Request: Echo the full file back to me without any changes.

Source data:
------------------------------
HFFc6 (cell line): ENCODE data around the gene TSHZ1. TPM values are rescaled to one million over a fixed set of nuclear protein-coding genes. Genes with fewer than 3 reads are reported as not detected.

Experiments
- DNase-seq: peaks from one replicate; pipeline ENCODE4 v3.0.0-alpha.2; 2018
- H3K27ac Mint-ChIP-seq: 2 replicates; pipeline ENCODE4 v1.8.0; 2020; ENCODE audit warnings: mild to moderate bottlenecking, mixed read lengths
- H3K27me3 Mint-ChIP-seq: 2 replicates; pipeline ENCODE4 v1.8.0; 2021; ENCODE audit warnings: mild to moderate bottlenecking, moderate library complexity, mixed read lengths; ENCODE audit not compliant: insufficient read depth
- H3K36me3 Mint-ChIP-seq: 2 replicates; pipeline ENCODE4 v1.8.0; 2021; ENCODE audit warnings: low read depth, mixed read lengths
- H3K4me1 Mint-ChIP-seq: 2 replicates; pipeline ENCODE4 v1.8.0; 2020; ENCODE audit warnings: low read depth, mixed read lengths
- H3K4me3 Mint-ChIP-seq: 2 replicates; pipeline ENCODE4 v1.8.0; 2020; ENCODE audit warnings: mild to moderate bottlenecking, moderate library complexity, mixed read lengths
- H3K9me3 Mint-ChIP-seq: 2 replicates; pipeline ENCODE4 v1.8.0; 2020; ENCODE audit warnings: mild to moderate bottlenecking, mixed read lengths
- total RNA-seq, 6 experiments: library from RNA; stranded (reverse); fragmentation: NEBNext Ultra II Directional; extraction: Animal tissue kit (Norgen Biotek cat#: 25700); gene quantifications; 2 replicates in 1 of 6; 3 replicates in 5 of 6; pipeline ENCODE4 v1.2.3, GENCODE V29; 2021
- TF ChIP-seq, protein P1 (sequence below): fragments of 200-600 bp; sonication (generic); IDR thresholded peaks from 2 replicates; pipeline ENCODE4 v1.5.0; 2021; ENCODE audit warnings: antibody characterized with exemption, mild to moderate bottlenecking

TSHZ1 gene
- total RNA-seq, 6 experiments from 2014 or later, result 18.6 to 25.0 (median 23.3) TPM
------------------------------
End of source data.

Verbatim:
HFFc6 (cell line): ENCODE data around the gene TSHZ1. TPM values are rescaled to one million over a fixed set of nuclear protein-coding genes. Genes with fewer than 3 reads are reported as not detected.

Experiments
- DNase-seq: peaks from one replicate; pipeline ENCODE4 v3.0.0-alpha.2; 2018
- H3K27ac Mint-ChIP-seq: 2 replicates; pipeline ENCODE4 v1.8.0; 2020; ENCODE audit warnings: mild to moderate bottlenecking, mixed read lengths
- H3K27me3 Mint-ChIP-seq: 2 replicates; pipeline ENCODE4 v1.8.0; 2021; ENCODE audit warnings: mild to moderate bottlenecking, moderate library complexity, mixed read lengths; ENCODE audit not compliant: insufficient read depth
- H3K36me3 Mint-ChIP-seq: 2 replicates; pipeline ENCODE4 v1.8.0; 2021; ENCODE audit warnings: low read depth, mixed read lengths
- H3K4me1 Mint-ChIP-seq: 2 replicates; pipeline ENCODE4 v1.8.0; 2020; ENCODE audit warnings: low read depth, mixed read lengths
- H3K4me3 Mint-ChIP-seq: 2 replicates; pipeline ENCODE4 v1.8.0; 2020; ENCODE audit warnings: mild to moderate bottlenecking, moderate library complexity, mixed read lengths
- H3K9me3 Mint-ChIP-seq: 2 replicates; pipeline ENCODE4 v1.8.0; 2020; ENCODE audit warnings: mild to moderate bottlenecking, mixed read lengths
- total RNA-seq, 6 experiments: library from RNA; stranded (reverse); fragmentation: NEBNext Ultra II Directional; extraction: Animal tissue kit (Norgen Biotek cat#: 25700); gene quantifications; 2 replicates in 1 of 6; 3 replicates in 5 of 6; pipeline ENCODE4 v1.2.3, GENCODE V29; 2021
- TF ChIP-seq, protein P1 (sequence below): fragments of 200-600 bp; sonication (generic); IDR thresholded peaks from 2 replicates; pipeline ENCODE4 v1.5.0; 2021; ENCODE audit warnings: antibody characterized with exemption, mild to moderate bottlenecking

TSHZ1 gene
- total RNA-seq, 6 experiments from 2014 or later, result 18.6 to 25.0 (median 23.3) TPM